Good morning, Data Sheet readers. It won’t be a quiet summer for Hewlett-Packard, which is hunkering down to complete the onerous administrative task of splitting the $111 billion company. Apparently, Satya Nadella was very serious in his memo about “tough choices.” Microsoft has begun shedding groups that aren’t core to his updated mission statement. Plus, Workday is launching a forecasting and budgeting application for finance teams on the very same day that the leading cloud company in this category, Adaptive Insights, disclosed its latest large funding round. That’s bound to shake up this hot emerging software segment. And Apple Music goes live today, so stay tuned for some noise. Have a great Tuesday!
TOP OF MIND
This Supreme Court decision could have big ramifications for software. The justices have passed on hearing a case that involves whether companies can really “own” application programming interfaces, which enable different software systems communicate with each other seamlessly. Specifically, Oracle wants to protect the APIs within Java. That’s a problem for Google, which uses some for its highly strategic Android mobile operating system. It’s also a big deal for any business investing in software for Internet of things services and other digital transformation initiatives.
Writes Fortune’s Jeff John Roberts:
“At worst, some companies could seize on the Oracle finding to threaten copyright litigation against a broad swath of the software industry. To avoid this risk, developers could create a distinct style of commands each time they wished to implement an API, but doing so would entail enormous duplication of effort.”
Given the higher priority every company now places on software development, this is an ongoing situation that bears close scrutiny.
HP readies for next phase of separation plan. More details should be forthcoming as part of an SEC filing due this week. Meanwhile, the company’s chief information officer is preparing to handle the onerous task of migrating Hewlett-Packard’s business systems, reports the Wall Street Journal. The split should be complete by early November.
Google gets extra time for antitrust response. It now has until mid-August to comment on the European Commission’s allegations about its business practices. That may not necessarily be a good thing: new research backed by Yelp seems to support the theory that the Internet search giant promotes its own content to the detriment of competitors. Although, to be fair, the argument is pretty weak.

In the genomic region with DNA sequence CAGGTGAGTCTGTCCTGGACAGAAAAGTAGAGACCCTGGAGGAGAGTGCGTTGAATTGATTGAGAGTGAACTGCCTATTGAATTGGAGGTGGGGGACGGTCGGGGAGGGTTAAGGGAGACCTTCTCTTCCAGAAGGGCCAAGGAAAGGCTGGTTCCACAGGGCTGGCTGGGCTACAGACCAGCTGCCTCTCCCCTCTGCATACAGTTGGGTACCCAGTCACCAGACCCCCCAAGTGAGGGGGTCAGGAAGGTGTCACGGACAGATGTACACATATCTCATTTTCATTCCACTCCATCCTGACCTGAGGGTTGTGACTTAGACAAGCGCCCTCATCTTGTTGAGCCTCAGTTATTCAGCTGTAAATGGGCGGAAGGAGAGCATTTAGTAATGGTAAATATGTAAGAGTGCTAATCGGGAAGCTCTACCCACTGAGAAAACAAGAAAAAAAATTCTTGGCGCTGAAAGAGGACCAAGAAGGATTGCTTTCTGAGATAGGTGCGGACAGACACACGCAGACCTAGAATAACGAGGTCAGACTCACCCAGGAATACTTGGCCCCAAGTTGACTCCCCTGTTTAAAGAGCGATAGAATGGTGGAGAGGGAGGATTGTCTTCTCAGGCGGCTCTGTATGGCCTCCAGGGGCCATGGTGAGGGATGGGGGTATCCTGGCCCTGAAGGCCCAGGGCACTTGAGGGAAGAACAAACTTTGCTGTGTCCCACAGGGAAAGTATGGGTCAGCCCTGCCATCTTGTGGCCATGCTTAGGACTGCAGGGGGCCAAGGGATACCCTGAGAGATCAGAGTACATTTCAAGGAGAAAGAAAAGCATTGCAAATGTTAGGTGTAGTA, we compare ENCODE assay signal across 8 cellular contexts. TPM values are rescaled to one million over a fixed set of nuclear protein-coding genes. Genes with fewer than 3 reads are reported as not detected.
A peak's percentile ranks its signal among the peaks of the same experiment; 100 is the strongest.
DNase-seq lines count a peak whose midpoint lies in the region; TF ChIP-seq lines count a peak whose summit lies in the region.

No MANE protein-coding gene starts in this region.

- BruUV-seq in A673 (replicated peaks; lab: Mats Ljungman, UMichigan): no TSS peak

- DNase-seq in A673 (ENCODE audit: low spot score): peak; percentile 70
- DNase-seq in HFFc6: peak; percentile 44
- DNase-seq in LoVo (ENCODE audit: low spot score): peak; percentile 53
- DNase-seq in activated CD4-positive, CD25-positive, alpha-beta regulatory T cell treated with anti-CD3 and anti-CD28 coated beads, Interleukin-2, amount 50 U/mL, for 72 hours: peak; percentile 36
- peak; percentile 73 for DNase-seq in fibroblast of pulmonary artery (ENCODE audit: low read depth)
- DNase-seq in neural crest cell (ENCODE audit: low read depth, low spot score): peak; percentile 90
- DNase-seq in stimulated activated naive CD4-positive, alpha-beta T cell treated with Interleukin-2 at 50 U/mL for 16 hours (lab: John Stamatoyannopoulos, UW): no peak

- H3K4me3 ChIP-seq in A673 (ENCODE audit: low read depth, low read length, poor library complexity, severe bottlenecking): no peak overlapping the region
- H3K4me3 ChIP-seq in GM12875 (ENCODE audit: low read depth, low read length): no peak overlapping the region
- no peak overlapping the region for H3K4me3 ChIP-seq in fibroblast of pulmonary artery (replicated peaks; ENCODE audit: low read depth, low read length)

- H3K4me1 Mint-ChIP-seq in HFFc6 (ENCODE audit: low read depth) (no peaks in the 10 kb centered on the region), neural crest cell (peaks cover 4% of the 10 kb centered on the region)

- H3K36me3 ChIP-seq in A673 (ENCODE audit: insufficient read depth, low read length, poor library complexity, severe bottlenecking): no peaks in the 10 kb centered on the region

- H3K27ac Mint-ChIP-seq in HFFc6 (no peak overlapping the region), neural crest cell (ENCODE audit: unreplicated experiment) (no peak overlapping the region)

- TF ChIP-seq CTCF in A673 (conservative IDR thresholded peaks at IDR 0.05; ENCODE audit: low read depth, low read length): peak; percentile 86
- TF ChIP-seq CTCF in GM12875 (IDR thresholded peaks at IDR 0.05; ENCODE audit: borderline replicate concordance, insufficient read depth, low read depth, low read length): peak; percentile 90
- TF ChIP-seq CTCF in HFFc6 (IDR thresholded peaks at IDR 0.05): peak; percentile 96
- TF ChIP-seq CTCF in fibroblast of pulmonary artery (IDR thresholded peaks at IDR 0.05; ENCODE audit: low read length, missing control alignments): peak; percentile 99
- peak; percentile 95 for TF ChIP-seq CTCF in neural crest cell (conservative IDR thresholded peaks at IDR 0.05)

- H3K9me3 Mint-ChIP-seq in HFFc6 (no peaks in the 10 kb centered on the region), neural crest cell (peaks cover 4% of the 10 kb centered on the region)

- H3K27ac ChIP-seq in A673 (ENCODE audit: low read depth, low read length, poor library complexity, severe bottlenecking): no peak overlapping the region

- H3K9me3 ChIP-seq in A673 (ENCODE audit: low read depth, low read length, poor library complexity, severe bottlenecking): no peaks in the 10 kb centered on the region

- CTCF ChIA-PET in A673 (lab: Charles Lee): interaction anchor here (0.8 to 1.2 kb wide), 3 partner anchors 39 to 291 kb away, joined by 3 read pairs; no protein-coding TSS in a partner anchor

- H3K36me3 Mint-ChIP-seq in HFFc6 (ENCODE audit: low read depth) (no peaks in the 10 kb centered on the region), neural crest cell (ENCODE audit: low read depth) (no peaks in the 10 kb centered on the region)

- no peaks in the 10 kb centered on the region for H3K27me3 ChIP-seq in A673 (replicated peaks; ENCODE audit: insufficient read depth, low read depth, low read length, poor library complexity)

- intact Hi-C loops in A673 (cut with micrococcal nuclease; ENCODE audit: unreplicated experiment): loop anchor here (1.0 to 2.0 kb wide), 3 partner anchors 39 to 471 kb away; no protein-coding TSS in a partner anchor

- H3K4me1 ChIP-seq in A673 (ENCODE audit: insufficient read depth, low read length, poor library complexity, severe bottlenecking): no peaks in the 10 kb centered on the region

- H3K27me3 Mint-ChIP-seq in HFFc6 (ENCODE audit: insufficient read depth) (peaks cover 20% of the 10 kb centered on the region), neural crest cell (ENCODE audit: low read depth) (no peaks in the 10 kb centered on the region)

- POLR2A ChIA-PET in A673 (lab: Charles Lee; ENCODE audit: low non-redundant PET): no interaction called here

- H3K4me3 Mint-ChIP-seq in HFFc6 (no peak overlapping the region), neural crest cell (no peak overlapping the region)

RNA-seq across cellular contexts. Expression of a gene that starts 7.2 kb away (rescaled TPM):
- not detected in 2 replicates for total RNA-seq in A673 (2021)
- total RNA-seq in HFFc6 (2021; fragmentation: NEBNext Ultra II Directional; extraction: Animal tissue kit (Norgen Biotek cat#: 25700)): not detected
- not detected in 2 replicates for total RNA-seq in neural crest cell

Next up for Amazon’s cloud: India. Lead executive Andy Jassy says “tens of thousands” of Indian businesses already use its services. He noted in a statement: “Several of these customers, along with many prospective new customers, have asked us to locate infrastructure in India so they can enjoy even lower latency.”
Microsoft hands off ads, mapping businesses to AOL and Uber. AOL will now have responsibility for selling display advertising for the Bing search engine, MSN, Outlook.com and other services. Current employees will have a chance to transfer. In a separate deal, the software giant is transferring its mapping software division (which employs about 100 people) to ride-sharing giant Uber.
Speaking of Uber, two of its French executives were detained for questioning as protests over the legality of its services there continue. Plus, it looks like the company’s steep growth curve comes with deep losses, according to a bond prospectus examined by Bloomberg.
Sony is raising $3.6 billion in new stock and bond offerings. The money will go toward more production capacity for the company’s burgeoning image sensors business, which boasts customers including Apple and Samsung Electronics.
Workday joins crusade to modernize financial planning
The movement to modernize the tools that finance teams use for planning and decision-making just gained more momentum, as more CFOs prioritize analytics investments.
Category leader Adaptive Insights has closed $75 million in new financing led by JMI Equity, bringing its total to approximately $176 million. It won’t disclose the valuation, but it has quite the account pedigree. Adaptive Insights has signed up more than 2,700 customers for its cloud-based finance software, ranging from Coca-Cola to ZenDesk. That’s more than three times what the other startups in this category can boost, combined.
This latest infusion will go mainly toward global expansion. “This is about Excel replacement for corporate planning and the ‘cloudification’ of existing apps,” said Adaptive Insights CEO Tom Bogan, himself a former CFO and also the chairman of another software company, Citrix Systems. “Back when I made the transition from CFO to CEO, it was a lot harder to do,” he noted. “Today, you see it a lot more, and it’s really centered on the importance of analytics within organizations.”
Against that backdrop, Adaptive Insights has new reason to look over its shoulder.
That’s because Workday revealed plans this morning to sell its own financial planning solution, starting in March 2016. “Planning has been a top request from our customers, and we felt the time was right,” said Leighanne Levensaler, senior vice president of products for Workday.
Until now, the human resources and financial management company has relied mainly on relationships with other companies to offer this capability, which complements its existing financial management services. Just two weeks ago, for example, Workday showed up as a new strategic investor participating in a $25 million round for Tidemark, another startup in the enterprise performance management category that claims accounts such as La Quinta Holdings and Veolia Environnement. Relationships such as these continue be important, Levensaler insisted.